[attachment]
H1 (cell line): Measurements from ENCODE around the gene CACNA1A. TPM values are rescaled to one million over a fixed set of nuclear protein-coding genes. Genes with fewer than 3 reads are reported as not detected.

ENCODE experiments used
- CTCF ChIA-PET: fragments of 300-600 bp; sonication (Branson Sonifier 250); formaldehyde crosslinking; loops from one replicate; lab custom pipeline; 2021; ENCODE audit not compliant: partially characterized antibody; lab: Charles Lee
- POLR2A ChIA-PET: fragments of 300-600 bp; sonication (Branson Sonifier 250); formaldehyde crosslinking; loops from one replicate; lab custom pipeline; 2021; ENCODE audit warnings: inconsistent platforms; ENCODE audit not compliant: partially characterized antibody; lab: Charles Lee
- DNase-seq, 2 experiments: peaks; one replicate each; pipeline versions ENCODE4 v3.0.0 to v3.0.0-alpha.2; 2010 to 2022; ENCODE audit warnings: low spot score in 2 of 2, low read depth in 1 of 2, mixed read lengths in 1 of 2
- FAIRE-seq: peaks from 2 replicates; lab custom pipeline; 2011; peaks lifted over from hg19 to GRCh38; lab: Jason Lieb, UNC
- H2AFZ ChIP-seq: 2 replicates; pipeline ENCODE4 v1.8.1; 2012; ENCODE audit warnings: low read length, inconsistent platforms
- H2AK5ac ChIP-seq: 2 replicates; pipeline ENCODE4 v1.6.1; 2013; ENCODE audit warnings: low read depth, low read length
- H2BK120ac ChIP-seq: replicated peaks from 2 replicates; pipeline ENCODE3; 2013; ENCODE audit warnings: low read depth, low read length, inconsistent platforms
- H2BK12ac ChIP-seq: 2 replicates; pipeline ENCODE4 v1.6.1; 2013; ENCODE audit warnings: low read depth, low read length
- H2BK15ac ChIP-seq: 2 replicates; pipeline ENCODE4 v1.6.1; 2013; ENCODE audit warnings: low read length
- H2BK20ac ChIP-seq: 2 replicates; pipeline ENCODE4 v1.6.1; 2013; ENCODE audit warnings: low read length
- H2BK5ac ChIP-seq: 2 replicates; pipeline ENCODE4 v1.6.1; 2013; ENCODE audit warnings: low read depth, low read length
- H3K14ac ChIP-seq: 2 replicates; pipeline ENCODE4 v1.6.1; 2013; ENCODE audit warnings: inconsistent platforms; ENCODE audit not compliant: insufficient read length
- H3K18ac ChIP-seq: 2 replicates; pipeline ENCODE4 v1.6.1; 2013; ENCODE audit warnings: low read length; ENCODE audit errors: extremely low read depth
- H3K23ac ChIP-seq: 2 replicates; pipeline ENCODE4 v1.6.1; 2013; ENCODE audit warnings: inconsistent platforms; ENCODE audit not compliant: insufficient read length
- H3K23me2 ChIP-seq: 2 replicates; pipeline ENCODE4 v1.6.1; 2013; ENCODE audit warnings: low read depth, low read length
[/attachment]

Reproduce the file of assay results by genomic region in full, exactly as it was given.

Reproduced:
H1 (cell line): Measurements from ENCODE around the gene CACNA1A. TPM values are rescaled to one million over a fixed set of nuclear protein-coding genes. Genes with fewer than 3 reads are reported as not detected.

ENCODE experiments used
- CTCF ChIA-PET: fragments of 300-600 bp; sonication (Branson Sonifier 250); formaldehyde crosslinking; loops from one replicate; lab custom pipeline; 2021; ENCODE audit not compliant: partially characterized antibody; lab: Charles Lee
- POLR2A ChIA-PET: fragments of 300-600 bp; sonication (Branson Sonifier 250); formaldehyde crosslinking; loops from one replicate; lab custom pipeline; 2021; ENCODE audit warnings: inconsistent platforms; ENCODE audit not compliant: partially characterized antibody; lab: Charles Lee
- DNase-seq, 2 experiments: peaks; one replicate each; pipeline versions ENCODE4 v3.0.0 to v3.0.0-alpha.2; 2010 to 2022; ENCODE audit warnings: low spot score in 2 of 2, low read depth in 1 of 2, mixed read lengths in 1 of 2
- FAIRE-seq: peaks from 2 replicates; lab custom pipeline; 2011; peaks lifted over from hg19 to GRCh38; lab: Jason Lieb, UNC
- H2AFZ ChIP-seq: 2 replicates; pipeline ENCODE4 v1.8.1; 2012; ENCODE audit warnings: low read length, inconsistent platforms
- H2AK5ac ChIP-seq: 2 replicates; pipeline ENCODE4 v1.6.1; 2013; ENCODE audit warnings: low read depth, low read length
- H2BK120ac ChIP-seq: replicated peaks from 2 replicates; pipeline ENCODE3; 2013; ENCODE audit warnings: low read depth, low read length, inconsistent platforms
- H2BK12ac ChIP-seq: 2 replicates; pipeline ENCODE4 v1.6.1; 2013; ENCODE audit warnings: low read depth, low read length
- H2BK15ac ChIP-seq: 2 replicates; pipeline ENCODE4 v1.6.1; 2013; ENCODE audit warnings: low read length
- H2BK20ac ChIP-seq: 2 replicates; pipeline ENCODE4 v1.6.1; 2013; ENCODE audit warnings: low read length
- H2BK5ac ChIP-seq: 2 replicates; pipeline ENCODE4 v1.6.1; 2013; ENCODE audit warnings: low read depth, low read length
- H3K14ac ChIP-seq: 2 replicates; pipeline ENCODE4 v1.6.1; 2013; ENCODE audit warnings: inconsistent platforms; ENCODE audit not compliant: insufficient read length
- H3K18ac ChIP-seq: 2 replicates; pipeline ENCODE4 v1.6.1; 2013; ENCODE audit warnings: low read length; ENCODE audit errors: extremely low read depth
- H3K23ac ChIP-seq: 2 replicates; pipeline ENCODE4 v1.6.1; 2013; ENCODE audit warnings: inconsistent platforms; ENCODE audit not compliant: insufficient read length
- H3K23me2 ChIP-seq: 2 replicates; pipeline ENCODE4 v1.6.1; 2013; ENCODE audit warnings: low read depth, low read length